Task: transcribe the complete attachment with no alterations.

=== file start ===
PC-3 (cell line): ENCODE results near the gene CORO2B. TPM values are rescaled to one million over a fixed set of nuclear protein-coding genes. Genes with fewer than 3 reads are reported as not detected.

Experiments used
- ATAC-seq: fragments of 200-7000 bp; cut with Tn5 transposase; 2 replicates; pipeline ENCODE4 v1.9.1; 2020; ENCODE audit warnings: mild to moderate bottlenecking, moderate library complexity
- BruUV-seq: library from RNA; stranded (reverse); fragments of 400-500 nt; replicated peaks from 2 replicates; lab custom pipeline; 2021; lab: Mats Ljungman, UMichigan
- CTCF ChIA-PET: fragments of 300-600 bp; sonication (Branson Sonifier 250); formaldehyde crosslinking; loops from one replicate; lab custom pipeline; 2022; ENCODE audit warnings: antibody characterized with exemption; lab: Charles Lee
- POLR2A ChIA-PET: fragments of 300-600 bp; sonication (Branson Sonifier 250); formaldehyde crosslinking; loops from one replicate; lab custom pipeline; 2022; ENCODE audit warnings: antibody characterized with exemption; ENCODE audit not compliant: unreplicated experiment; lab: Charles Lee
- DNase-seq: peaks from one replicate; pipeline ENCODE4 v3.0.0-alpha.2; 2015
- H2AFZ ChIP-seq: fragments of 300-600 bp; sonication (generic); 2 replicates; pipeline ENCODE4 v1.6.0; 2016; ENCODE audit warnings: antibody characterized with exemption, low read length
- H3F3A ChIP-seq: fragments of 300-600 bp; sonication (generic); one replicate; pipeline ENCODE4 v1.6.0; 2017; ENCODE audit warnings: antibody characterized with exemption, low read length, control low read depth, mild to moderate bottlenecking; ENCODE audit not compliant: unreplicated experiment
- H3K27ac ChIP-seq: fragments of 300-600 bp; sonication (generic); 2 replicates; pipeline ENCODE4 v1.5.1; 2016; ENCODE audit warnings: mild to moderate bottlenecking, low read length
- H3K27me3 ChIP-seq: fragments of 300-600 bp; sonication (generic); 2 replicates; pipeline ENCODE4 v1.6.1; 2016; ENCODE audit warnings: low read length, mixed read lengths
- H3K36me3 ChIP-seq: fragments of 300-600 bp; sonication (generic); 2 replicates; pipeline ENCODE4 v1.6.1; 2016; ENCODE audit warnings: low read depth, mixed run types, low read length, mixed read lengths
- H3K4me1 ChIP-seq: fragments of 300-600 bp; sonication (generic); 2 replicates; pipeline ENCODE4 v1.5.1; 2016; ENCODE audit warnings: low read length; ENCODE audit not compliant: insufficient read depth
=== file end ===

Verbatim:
PC-3 (cell line): ENCODE results near the gene CORO2B. TPM values are rescaled to one million over a fixed set of nuclear protein-coding genes. Genes with fewer than 3 reads are reported as not detected.

Experiments used
- ATAC-seq: fragments of 200-7000 bp; cut with Tn5 transposase; 2 replicates; pipeline ENCODE4 v1.9.1; 2020; ENCODE audit warnings: mild to moderate bottlenecking, moderate library complexity
- BruUV-seq: library from RNA; stranded (reverse); fragments of 400-500 nt; replicated peaks from 2 replicates; lab custom pipeline; 2021; lab: Mats Ljungman, UMichigan
- CTCF ChIA-PET: fragments of 300-600 bp; sonication (Branson Sonifier 250); formaldehyde crosslinking; loops from one replicate; lab custom pipeline; 2022; ENCODE audit warnings: antibody characterized with exemption; lab: Charles Lee
- POLR2A ChIA-PET: fragments of 300-600 bp; sonication (Branson Sonifier 250); formaldehyde crosslinking; loops from one replicate; lab custom pipeline; 2022; ENCODE audit warnings: antibody characterized with exemption; ENCODE audit not compliant: unreplicated experiment; lab: Charles Lee
- DNase-seq: peaks from one replicate; pipeline ENCODE4 v3.0.0-alpha.2; 2015
- H2AFZ ChIP-seq: fragments of 300-600 bp; sonication (generic); 2 replicates; pipeline ENCODE4 v1.6.0; 2016; ENCODE audit warnings: antibody characterized with exemption, low read length
- H3F3A ChIP-seq: fragments of 300-600 bp; sonication (generic); one replicate; pipeline ENCODE4 v1.6.0; 2017; ENCODE audit warnings: antibody characterized with exemption, low read length, control low read depth, mild to moderate bottlenecking; ENCODE audit not compliant: unreplicated experiment
- H3K27ac ChIP-seq: fragments of 300-600 bp; sonication (generic); 2 replicates; pipeline ENCODE4 v1.5.1; 2016; ENCODE audit warnings: mild to moderate bottlenecking, low read length
- H3K27me3 ChIP-seq: fragments of 300-600 bp; sonication (generic); 2 replicates; pipeline ENCODE4 v1.6.1; 2016; ENCODE audit warnings: low read length, mixed read lengths
- H3K36me3 ChIP-seq: fragments of 300-600 bp; sonication (generic); 2 replicates; pipeline ENCODE4 v1.6.1; 2016; ENCODE audit warnings: low read depth, mixed run types, low read length, mixed read lengths
- H3K4me1 ChIP-seq: fragments of 300-600 bp; sonication (generic); 2 replicates; pipeline ENCODE4 v1.5.1; 2016; ENCODE audit warnings: low read length; ENCODE audit not compliant: insufficient read depth